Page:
How Mo Salah went 10-hour round trips on pot-holed roads to King of the Kop

Mo Salah was 14 when he set out on the bumpy road to ­stardom.

After soaking up the adulation of the Kop and admiration of a worldwide TV audience on Tuesday night the Liverpool forward’s single-minded journey from young dreamer to ­superstar can be revealed.

The determined teenager used to travel 10 hours a day, five days a week, making the return bus journey from his small village Nagrig on the pot-holed road to Cairo to train with El Mokawloon, also known as Arab Contractors.

And when he finally arrived he would train before rushing to catch the bus home immediately after the session so barely had chance to make any friends in the team.

Salah was so determined to follow in the footsteps of some of Africa’s great players he would mostly keep the money that was meant for his food at Mohamed Ayyad Al-­Tantawy school and use it to pay for his daily trips to Cairo.

“He was very little and most of the boys would refer to him as Hadi or the village boy when he first came in,” said his first coach at El Mokawloon, Mohammed ­Radwan.

“The negative feeling he had then would be the fuel he needed to drive him.

“You would tell him to do something and all he kept on saying at that time was, ‘Thank you, coach’.”

Being mocked by schoolmates and considered the third-choice left-back would have been a good excuse to cut short the tiring daily trips to Cairo.

But Salah refused to give up, recalling: “I was having to leave school early to travel to training. I would go in from 7am until 9am and then I had an official paper to give to my school to say, ‘Mo can leave school early so he can reach the club at 2pm to train’.

“If you don’t have a good excuse it was always going to be difficult to leave school but I wanted to be a big footballer so I had to find an ­excuse. So I guess that was the price I had to pay and believe me, maybe if it did not work, things would not have been good for me.”

There are several contributing factors to the growth of a footballer from Africa, the advice from relatives, the motivation of national heroes and the desire to escape crushing poverty.

For Salah it was the desire to put a smile on the face of his father Alah Ghali, who never doubted his ability and wanted him to pursue his ­footballing career. There were times his father would take Salah to Cairo himself just to watch him train.

The youngster’s footballing idol was Mohammed Abu Trika, ­considered the best player during Egypt’s greatest generation. He won Africa Best Player of the Year four times and led his nation to two Africa Cup of Nations triumphs.

According to Salah’s Under-20s coach Diaa El-Sayed, who led the young Pharaohs to their best finish at the age-group World Cup in 2011 in Colombia, said: “For many ­reasons, Salah loved Abu Trika.

“He would go into training ­trying to pull off the skills he had been watching on video of Abu Trika and was constantly telling his team-mates that professional athletes should ­behave like Trika.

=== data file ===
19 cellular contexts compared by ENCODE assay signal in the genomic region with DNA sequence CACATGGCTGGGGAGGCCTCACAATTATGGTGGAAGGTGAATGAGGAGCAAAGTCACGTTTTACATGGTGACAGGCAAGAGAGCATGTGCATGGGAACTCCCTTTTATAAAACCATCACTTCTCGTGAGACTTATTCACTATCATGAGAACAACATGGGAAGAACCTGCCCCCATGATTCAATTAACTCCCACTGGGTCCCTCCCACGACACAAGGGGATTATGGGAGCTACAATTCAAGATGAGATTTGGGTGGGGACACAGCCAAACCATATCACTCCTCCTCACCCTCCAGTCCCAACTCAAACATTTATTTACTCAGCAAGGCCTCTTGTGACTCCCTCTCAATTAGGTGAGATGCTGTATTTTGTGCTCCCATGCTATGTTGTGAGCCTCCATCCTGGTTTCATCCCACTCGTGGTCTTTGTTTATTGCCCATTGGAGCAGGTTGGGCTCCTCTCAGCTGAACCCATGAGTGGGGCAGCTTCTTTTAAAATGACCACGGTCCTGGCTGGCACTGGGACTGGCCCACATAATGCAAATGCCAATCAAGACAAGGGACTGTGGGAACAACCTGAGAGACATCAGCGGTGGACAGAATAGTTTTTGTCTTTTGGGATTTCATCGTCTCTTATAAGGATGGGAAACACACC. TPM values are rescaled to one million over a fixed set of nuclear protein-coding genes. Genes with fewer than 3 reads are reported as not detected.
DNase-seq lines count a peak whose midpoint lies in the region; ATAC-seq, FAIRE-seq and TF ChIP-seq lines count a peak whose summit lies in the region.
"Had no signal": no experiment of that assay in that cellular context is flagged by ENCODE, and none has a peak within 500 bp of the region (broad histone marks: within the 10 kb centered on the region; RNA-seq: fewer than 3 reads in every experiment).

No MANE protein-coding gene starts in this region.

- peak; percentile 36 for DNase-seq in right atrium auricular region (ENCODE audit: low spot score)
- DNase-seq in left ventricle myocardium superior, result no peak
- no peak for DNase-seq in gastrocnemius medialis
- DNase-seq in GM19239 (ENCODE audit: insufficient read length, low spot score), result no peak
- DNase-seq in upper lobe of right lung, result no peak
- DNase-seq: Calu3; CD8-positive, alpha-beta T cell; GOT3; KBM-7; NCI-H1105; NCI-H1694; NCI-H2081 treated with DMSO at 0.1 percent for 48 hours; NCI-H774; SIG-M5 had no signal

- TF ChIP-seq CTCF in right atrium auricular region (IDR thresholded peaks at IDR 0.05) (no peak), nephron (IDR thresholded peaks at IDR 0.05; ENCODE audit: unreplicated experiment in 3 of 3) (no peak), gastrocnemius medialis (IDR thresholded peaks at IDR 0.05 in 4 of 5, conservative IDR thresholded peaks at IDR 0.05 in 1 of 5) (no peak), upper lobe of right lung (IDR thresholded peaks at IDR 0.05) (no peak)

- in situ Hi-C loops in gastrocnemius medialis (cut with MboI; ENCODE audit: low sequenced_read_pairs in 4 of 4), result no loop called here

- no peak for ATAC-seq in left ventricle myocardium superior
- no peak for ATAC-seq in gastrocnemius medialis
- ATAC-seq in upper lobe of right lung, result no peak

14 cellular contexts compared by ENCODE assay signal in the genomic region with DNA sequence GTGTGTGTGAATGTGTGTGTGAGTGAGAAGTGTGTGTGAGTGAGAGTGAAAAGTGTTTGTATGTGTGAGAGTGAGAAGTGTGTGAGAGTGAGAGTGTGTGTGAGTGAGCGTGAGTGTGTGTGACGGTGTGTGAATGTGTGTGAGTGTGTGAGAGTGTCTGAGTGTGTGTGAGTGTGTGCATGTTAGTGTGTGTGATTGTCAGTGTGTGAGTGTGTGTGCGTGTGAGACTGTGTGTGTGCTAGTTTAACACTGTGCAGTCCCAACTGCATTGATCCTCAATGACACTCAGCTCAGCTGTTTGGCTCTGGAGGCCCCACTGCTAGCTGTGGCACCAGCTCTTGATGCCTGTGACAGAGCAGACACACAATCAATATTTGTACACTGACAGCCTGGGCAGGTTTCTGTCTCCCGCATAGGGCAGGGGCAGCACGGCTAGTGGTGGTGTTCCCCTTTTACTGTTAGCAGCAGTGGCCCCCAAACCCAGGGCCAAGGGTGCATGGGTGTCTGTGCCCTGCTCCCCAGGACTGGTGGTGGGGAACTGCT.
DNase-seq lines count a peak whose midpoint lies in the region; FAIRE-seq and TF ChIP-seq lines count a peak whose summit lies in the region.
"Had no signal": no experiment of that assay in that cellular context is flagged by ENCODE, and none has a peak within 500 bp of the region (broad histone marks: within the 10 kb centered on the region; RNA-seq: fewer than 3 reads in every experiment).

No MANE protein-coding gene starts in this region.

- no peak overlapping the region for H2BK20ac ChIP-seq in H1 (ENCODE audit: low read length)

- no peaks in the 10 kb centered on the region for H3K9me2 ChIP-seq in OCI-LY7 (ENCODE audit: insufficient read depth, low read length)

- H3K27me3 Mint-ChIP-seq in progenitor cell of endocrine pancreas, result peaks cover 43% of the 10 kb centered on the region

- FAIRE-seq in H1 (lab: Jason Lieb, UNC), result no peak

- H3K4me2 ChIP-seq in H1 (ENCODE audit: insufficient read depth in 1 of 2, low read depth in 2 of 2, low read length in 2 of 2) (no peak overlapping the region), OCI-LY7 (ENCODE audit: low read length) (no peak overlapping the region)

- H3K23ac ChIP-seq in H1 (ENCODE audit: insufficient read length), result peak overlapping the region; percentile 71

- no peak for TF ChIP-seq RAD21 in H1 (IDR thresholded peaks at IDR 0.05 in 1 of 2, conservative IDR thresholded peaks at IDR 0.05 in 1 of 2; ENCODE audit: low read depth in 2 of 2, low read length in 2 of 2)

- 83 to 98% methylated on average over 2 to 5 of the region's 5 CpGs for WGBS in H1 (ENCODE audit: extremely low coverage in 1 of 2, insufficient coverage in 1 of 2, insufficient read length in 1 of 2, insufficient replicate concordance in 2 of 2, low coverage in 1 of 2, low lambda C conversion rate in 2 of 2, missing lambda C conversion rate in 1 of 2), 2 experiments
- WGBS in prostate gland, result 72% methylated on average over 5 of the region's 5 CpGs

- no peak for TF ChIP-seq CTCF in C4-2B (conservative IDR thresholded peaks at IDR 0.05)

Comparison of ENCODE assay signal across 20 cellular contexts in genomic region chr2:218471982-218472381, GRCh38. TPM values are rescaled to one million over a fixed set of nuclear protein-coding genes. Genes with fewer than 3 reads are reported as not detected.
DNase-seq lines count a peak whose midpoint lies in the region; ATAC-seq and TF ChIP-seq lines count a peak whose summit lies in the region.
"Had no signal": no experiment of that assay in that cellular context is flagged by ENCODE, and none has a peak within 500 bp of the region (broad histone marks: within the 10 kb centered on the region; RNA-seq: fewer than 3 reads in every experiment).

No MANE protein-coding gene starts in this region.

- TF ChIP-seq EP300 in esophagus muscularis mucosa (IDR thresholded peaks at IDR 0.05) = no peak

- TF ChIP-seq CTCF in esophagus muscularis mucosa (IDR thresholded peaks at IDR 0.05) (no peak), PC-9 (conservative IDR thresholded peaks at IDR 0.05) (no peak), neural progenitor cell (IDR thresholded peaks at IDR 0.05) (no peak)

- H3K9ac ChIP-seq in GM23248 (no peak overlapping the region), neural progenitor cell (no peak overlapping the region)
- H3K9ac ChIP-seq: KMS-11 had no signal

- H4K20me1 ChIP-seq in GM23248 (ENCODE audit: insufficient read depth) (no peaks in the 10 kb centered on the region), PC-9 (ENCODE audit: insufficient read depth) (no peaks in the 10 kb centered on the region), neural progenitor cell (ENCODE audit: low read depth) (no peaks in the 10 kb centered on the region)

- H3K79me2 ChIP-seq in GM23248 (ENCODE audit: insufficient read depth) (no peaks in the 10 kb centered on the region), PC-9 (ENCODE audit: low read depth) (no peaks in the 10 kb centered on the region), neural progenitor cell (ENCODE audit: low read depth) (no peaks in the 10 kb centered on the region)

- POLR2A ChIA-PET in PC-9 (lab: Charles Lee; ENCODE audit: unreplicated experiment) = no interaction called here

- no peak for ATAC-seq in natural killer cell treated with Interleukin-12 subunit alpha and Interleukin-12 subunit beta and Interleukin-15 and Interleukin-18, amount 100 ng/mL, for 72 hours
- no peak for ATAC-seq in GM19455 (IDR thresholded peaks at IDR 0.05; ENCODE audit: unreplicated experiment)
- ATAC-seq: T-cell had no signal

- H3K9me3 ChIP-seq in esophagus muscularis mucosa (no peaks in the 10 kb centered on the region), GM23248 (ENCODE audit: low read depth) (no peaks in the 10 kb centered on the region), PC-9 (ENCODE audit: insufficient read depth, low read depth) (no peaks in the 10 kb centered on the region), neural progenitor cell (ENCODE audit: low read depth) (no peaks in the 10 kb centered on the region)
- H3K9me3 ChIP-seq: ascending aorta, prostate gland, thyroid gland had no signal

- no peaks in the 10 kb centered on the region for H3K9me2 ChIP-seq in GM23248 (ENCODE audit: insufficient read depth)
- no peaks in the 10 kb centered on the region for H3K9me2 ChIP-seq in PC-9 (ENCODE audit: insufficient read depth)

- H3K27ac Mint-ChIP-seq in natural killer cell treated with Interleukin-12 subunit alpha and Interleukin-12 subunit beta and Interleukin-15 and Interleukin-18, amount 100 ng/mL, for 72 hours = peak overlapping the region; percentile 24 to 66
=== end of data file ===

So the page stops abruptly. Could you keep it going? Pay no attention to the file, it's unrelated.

“I know there was the London Olympics where he did well and all that but for me, during the competition in Colombia, he showed more than enough and I knew it was just a matter of time before he exploded.”

But making the big jump from playing in the Egyptian league to playing in ­Europe was another challenge.

The answer would soon arrive: The London Olympic Games in 2012.

A more mature and ­determined Salah got the chance to play with his idol Mohammed Abu Trika and his performances caught the eye of Swiss side FC Basel.

Hany Ramzy, coach of Egypt’s Olympic team, said: “He was ­desperate to leave for Europe at that time but I kept on telling him that he needed to do well in the Olympic Games and through that something positive would come his way – that was the stage for Salah.

“During the competition, ­everything started coming together for him and he moved closer to Allah in that period. I was not surprised everything went well for him then.”

A move to Basel was the European stage Salah had always wanted and his performances were ­monitored by Liverpool who made an attempt to sign him before Chelsea won his signature in 2014.

The move to Stamford Bridge proved a different challenge and, as it stalled, his wife Maggi urged him to move away.

A loan move to Fiorentina in Italy was agreed while Liverpool’s sporting ­director Michael Edwards continued to monitor Salah’s situation.

After a successful spell in ­Fiorentina, Roma took Salah on loan before ­signing him permanently, and he went on to score 29 league goals.

By last summer Edwards had made up his mind the time was right and persuaded boss Jurgen Klopp to break the club’s transfer ­record when he spent £38million on the ­former Chelsea outcast.

He scored on his Liverpool debut at Watford, the first of 43 goals in 47 games for the club this season.

As well as a likely Champions League final appearance to come, he also has the small matter of spearheading Egypt’s World Cup challenge.

When he scored the late winner against Congo to seal qualification, Mohammed Abbas, the former
President of Zamalek, one of Egypt’s biggest clubs, offered him a mansion.

Salah’s response was one of a man who has not forgotten his roots. He asked that a donation be made to his deprived home town Nagrig.

Will Mo Salah win the Ballon d’Or in 2018?


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